# Ultimate Tic-Tac-Toe

Updated 7/16/2013 – See Original Here

Once at a picnic, I saw mathematicians crowding around the last game I would have expected: Tic-tac-toe.

As you may have discovered yourself, tic-tac-toe is terminally dull. There’s no room for creativity or insight. Good players always tie. Games inevitably go something like this:

But the mathematicians at the picnic played a more sophisticated version. In each square of their tic-tac-toe board, they’d drawn a smaller board:

As I watched, the basic rules emerged quickly.

1. Each turn, you mark one of the small squares.
2. When you get three in a row on a small board, you’ve won that board.
3. To win the game, you need to win three small boards in a row.

But it took a while for the most important rule in the game to dawn on me:

You don’t get to pick which of the nine boards to play on. That’s determined by your opponent’s previous move. Whichever square he picks, that’s the board you must play in next. (And whichever square you pick will determine which board he plays on next.) For example, if I go here…

Then your next move must be here…

This lends the game a strategic element. You can’t just focus on the little board. You’ve got to consider where your move will send your opponent, and where his next move will send you, and so on.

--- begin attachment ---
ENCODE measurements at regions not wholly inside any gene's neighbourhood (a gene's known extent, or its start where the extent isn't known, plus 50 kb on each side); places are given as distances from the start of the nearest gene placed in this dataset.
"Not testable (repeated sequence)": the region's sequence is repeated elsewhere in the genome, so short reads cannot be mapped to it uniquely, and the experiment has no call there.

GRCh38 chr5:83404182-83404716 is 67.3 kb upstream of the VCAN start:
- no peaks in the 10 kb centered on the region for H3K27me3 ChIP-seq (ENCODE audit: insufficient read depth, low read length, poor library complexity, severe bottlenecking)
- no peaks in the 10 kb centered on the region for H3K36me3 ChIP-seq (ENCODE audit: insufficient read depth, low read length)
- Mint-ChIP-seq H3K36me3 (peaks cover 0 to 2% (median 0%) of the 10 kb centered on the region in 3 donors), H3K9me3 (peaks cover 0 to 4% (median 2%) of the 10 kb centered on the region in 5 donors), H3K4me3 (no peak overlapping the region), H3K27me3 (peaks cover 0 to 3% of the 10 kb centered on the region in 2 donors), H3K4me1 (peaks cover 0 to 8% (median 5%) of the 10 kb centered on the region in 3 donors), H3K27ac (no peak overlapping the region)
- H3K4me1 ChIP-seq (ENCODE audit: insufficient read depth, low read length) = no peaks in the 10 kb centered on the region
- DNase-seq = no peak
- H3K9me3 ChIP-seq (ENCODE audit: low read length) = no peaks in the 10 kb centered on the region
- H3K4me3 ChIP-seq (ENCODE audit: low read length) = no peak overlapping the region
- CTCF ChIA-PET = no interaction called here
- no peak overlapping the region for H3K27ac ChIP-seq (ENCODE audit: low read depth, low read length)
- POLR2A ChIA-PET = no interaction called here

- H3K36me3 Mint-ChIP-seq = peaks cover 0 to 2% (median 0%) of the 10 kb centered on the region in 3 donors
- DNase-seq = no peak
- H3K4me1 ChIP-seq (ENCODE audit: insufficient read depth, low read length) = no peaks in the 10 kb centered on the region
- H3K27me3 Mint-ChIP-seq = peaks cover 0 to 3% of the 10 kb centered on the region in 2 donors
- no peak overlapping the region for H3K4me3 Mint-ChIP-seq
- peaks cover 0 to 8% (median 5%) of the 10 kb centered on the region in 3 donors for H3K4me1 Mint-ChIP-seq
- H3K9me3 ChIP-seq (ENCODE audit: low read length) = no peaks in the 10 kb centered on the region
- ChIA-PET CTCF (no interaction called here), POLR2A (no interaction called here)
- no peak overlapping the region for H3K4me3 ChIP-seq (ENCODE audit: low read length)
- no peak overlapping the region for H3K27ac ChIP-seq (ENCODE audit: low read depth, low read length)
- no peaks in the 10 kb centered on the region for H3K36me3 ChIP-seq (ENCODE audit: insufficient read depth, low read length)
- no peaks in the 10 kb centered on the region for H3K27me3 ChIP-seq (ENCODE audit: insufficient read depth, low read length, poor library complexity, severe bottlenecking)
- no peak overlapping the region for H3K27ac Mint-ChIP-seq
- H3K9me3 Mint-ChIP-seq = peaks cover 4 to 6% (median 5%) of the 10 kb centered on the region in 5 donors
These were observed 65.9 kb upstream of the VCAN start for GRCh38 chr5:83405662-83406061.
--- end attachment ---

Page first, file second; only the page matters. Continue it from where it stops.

The resulting scenarios look bizarre. Players seem to move randomly, missing easy two- and three-in-a-rows. But there’s a method to the madness – they’re thinking ahead to future moves, wary of setting up their opponent on prime real estate. It is, in short, vastly more interesting than regular tic-tac-toe.

A few clarifying rules are necessary:

1. What if my opponent sends me to a board that’s already been won? In that case, congratulations – you get to go anywhere you like, on any of the other boards. (This means you should avoid sending your opponent to an already-won board!)
2. What if one of the small boards results in a tie? I recommend that the board counts for neither X nor O. But, if you feel like a crazy variant, you could agree before the game to count a tied board for both X and O.

When I see my students playing tic-tac-toe, I resist the urge to roll my eyes, and I teach them this game instead. You could argue that it builds mathematical skills (deductive reasoning, conditional thinking, the geometric concept of similarity), but who cares? It’s a good game in any case.

Anyway, that’s Ultimate Tic-Tac-Toe. Go play! Let me know how it goes!

11/18/13: See the follow-up post!

A Partial List of Online Versions and Apps